Brain iron transport

Biol Rev Camb Philos Soc. 2019 Oct;94(5):1672-1684. doi: 10.1111/brv.12521. Epub 2019 Jun 12.


Brain iron is a crucial participant and regulator of normal physiological activity. However, excess iron is involved in the formation of free radicals, and has been associated with oxidative damage to neuronal and other brain cells. Abnormally high brain iron levels have been observed in various neurodegenerative diseases, including neurodegeneration with brain iron accumulation, Alzheimer's disease, Parkinson's disease and Huntington's disease. However, the key question of why iron levels increase in the relevant regions of the brain remains to be answered. A full understanding of the homeostatic mechanisms involved in brain iron transport and metabolism is therefore critical not only for elucidating the pathophysiological mechanisms responsible for excess iron accumulation in the brain but also for developing pharmacological interventions to disrupt the chain of pathological events occurring in these neurodegenerative diseases. Numerous studies have been conducted, but to date no effort to synthesize these studies and ideas into a systematic and coherent summary has been made, especially concerning iron transport across the luminal (apical) membrane of the capillary endothelium and the membranes of different brain cell types. Herein, we review key findings on brain iron transport, highlighting the mechanisms involved in iron transport across the luminal (apical) as well as the abluminal (basal) membrane of the blood-brain barrier, the blood-cerebrospinal fluid barrier, and iron uptake and release in neurons, oligodendrocytes, astrocytes and microglia within the brain. We offer suggestions for addressing the many important gaps in our understanding of this important topic, and provide new insights into the potential causes of abnormally increased iron levels in regions of the brain in neurodegenerative disorders.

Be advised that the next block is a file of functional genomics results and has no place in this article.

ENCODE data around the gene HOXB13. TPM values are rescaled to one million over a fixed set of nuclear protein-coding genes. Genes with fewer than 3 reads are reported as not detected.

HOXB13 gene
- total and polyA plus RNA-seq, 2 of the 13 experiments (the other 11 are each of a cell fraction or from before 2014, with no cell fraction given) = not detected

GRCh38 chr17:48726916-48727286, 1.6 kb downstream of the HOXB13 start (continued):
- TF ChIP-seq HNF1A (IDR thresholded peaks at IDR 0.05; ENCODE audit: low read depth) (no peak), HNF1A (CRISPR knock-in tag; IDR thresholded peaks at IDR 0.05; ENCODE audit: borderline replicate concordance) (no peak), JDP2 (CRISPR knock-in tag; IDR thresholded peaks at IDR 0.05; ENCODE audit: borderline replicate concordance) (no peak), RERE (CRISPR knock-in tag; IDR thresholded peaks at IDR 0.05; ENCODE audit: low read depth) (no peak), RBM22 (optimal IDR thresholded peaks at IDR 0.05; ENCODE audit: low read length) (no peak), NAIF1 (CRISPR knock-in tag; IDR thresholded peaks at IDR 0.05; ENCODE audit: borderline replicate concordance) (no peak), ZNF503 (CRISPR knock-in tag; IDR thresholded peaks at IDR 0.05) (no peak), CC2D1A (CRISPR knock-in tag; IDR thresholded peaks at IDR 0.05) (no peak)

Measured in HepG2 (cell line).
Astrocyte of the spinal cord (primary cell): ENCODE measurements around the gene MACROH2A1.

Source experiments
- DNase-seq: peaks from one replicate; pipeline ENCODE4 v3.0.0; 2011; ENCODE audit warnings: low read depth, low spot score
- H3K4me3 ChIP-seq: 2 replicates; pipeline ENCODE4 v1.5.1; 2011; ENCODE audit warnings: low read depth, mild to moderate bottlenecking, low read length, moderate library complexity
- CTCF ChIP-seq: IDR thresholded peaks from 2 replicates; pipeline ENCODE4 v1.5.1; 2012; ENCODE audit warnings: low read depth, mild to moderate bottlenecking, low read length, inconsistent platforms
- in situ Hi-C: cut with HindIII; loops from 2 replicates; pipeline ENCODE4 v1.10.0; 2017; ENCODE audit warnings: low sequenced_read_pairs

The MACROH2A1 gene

Keywords: astrocyte; blood-brain barrier (BBB); blood-cerebrospinal fluid barrier (BCSFB); brain iron; iron uptake and release; microglia; neuron; oligodendrocyte.

Publication types

  • Research Support, Non-U.S. Gov't
  • Review

MeSH terms

  • Animals
  • Astrocytes / metabolism
  • Blood-Brain Barrier / metabolism*
  • Brain / metabolism*
  • Cerebrospinal Fluid / metabolism
  • Endothelium, Vascular / metabolism
  • Humans
  • Iron / metabolism*
  • Microglia / metabolism
  • Neurons / metabolism
  • Oligodendroglia / metabolism
  • Receptors, Transferrin / metabolism
  • Transferrin / metabolism


  • Receptors, Transferrin
  • Transferrin
  • Iron